Martín Benavides is a PhD student in Marine Sciences at UNC Chapel Hill. His research focuses on the variability of coastal shark communities in both time and space. He is also interested in the movement ecology of sharks in estuarine systems. Martín is a proud father of two boys and provides a unique prospective to navigating graduate school with 2 children under the age of 5.
It isn’t often that I have the opportunity to socialize with other graduate students (or other adults for that matter), and when I do, it can be short-lived as the demands of parenting don’t quite allow for the types of conversations most adults are accustomed to, pre-kids. That said, these opportunities do present themselves from time to time and when they do I feel like I almost always generate a sense of incredulity, which is either directly expressed to me or sometimes it’s something I just pick up on. When it is directly expressed to me, I often hear something along the lines of: “I don’t think I could handle having kids while in graduate school.” While I definitely understand the logic behind these statements and am starting to be more and more convinced of it, I feel like I have to begin this discussion by flipping that logic on its head (somewhat) and saying that I don’t think I would be in graduate school right now if it weren’t for having kids. As crazy as that sounds, I don’t think anybody can deny that having kids is a transformative life event and so I hope you will hear me out as I try to convey what grad school life is like with kids. I would also like to give a disclaimer that my kids are toddlers (1 & 3 yo), therefore much of what I say may be specific to that age group, or perhaps having multiple kids.
The first thing I think any parent would say about anything involving kids is it’s just flat out exhausting. I find myself barely able to make it to the kids’ bedtimes without falling asleep and often my wife and I just collapse once the kids are asleep. As much as one might complain about not having a social life, the exhaustion that comes with parenting makes it near physically impossible to maintain healthy relationships, even with your spouse. My wife and I are fortunate to be able to afford having a babysitter look after our kids periodically so that we can get away from the kids and reconnect. We are also fortunate to have family in the same state we live in, to increase these “date nights,” whenever we visit them or they visit us. I realize that some graduate students may not be this fortunate, however even finding ways to maximize opportunities to be without kids for a brief time can be extremely helpful. For example, my wife and I will often plan to discuss things or even just rest together while the kids are napping in the middle of the day.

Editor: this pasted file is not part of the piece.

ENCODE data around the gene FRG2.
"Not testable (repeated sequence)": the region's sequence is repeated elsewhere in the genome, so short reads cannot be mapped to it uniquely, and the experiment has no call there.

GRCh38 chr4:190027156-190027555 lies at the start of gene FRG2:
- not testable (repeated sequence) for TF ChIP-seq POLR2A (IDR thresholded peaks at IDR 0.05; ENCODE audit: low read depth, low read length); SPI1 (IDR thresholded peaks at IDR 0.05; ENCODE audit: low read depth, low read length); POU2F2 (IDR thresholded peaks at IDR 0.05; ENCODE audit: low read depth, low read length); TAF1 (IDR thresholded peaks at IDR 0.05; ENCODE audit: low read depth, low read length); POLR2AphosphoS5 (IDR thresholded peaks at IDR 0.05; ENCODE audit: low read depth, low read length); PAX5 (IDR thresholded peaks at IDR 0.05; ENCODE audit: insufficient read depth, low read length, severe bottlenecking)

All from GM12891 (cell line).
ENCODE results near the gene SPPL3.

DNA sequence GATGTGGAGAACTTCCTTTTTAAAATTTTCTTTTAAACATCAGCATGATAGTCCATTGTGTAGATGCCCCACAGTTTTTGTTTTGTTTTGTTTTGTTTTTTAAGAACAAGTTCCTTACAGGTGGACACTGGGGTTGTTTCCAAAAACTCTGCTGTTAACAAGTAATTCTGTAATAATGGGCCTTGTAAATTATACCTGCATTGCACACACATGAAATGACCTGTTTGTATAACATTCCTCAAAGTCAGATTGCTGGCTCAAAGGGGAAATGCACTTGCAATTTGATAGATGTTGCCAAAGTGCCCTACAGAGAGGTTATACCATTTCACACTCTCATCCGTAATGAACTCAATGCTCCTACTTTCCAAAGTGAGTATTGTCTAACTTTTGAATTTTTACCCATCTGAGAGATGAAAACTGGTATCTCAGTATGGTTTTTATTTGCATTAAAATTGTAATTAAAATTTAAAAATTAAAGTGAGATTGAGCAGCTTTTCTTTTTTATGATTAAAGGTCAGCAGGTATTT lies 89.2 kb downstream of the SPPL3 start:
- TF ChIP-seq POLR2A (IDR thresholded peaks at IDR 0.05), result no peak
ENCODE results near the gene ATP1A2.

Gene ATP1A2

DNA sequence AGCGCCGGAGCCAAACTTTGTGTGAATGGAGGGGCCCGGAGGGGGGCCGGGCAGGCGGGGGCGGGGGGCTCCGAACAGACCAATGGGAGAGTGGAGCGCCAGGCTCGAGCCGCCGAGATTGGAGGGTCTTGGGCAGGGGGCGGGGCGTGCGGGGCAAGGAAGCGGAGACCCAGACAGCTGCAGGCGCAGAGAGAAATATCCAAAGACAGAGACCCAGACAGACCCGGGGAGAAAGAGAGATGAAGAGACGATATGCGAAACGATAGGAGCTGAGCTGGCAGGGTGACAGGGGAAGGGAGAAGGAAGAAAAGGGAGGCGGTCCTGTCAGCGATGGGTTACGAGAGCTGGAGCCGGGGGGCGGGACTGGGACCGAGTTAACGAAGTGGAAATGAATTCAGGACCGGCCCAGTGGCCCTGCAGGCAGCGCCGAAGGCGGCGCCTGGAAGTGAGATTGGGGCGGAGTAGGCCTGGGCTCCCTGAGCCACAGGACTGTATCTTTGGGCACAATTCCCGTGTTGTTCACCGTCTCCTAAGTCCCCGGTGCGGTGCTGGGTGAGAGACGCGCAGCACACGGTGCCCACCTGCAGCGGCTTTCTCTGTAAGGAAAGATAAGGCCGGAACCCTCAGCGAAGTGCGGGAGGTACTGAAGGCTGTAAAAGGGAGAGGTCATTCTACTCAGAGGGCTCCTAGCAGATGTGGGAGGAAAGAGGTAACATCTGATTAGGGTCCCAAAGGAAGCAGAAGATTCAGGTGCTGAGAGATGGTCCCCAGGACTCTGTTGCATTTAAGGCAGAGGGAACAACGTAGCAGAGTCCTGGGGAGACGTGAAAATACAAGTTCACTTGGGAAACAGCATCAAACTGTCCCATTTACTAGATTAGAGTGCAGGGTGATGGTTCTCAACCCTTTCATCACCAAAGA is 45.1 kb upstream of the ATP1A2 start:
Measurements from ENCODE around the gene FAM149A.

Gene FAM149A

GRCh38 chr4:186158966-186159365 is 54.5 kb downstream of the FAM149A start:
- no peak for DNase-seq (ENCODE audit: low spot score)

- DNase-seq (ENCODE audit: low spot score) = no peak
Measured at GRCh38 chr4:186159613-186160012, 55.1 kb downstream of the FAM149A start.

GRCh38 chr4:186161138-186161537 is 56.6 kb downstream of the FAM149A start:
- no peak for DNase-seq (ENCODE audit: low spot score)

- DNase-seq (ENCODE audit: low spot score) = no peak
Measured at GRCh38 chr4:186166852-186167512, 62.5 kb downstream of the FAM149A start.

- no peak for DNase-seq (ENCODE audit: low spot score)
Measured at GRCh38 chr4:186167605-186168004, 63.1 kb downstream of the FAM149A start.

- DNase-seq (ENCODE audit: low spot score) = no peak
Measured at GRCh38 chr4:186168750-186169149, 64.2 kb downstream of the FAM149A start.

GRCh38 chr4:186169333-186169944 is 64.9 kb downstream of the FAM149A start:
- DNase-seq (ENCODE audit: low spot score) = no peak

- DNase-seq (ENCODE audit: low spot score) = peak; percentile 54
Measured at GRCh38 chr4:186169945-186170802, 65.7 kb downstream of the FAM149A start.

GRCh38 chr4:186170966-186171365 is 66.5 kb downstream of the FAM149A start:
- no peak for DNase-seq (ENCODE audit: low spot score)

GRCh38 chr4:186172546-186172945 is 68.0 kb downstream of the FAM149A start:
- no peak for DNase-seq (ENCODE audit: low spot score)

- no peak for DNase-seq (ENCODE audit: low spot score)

Somewhat related to the first point, having kids makes it increasingly difficult to maintain the elusive “work-life balance.” Conflicts are inevitable and navigating them can lead to some serious questions about values. While I don’t expect them to be something everyone would agree on, suffice it to say that there will be some occasions where you will be forced to choose between your research and your family and these decisions aren’t easy. Even maintaining a consistent work schedule can be extremely challenging, if not impossible, when you have kids. Fortunately, I live about 5 minutes away from the Institute, which means I am able to ride my bike to/from work and also come home around lunchtime. I generally try to keep a regular ~40 hour work week, however when considering time spent dropping off/picking up at school or extra-curricular activities, significant chunks can be taken out of my work week. This can often encourage spending overtime hours at the Institute, which just feels like it throws me further off balance.
So at this point, I imagine some are wondering how I could possibly see it as inevitable for me to be in graduate school with kids, which is a reasonable question. I would like to answer that by saying that children have an incredible way of moving us as parents to better ourselves. They give our lives purpose and force us to not only behave more like “adults,” but also to persevere in ways we never imagined possible. Having my first child inspired me to pursue my own dreams to become a better role model for him, which led me to apply for a PhD. The challenges of raising multiple kids has prepared me to deal with the difficult challenges during my PhD. I expect the qualities I have gained being a parent will continue to serve me beyond that as well. Last, but certainly not least, the joy of spending time with family, which is a joy that grows with time as family bonds are formed and strengthened, is too great to put into words. It bears mentioning, however, as it provides some genuinely good times in life, but perhaps more importantly related to graduate school, it provides some relief during the hard times.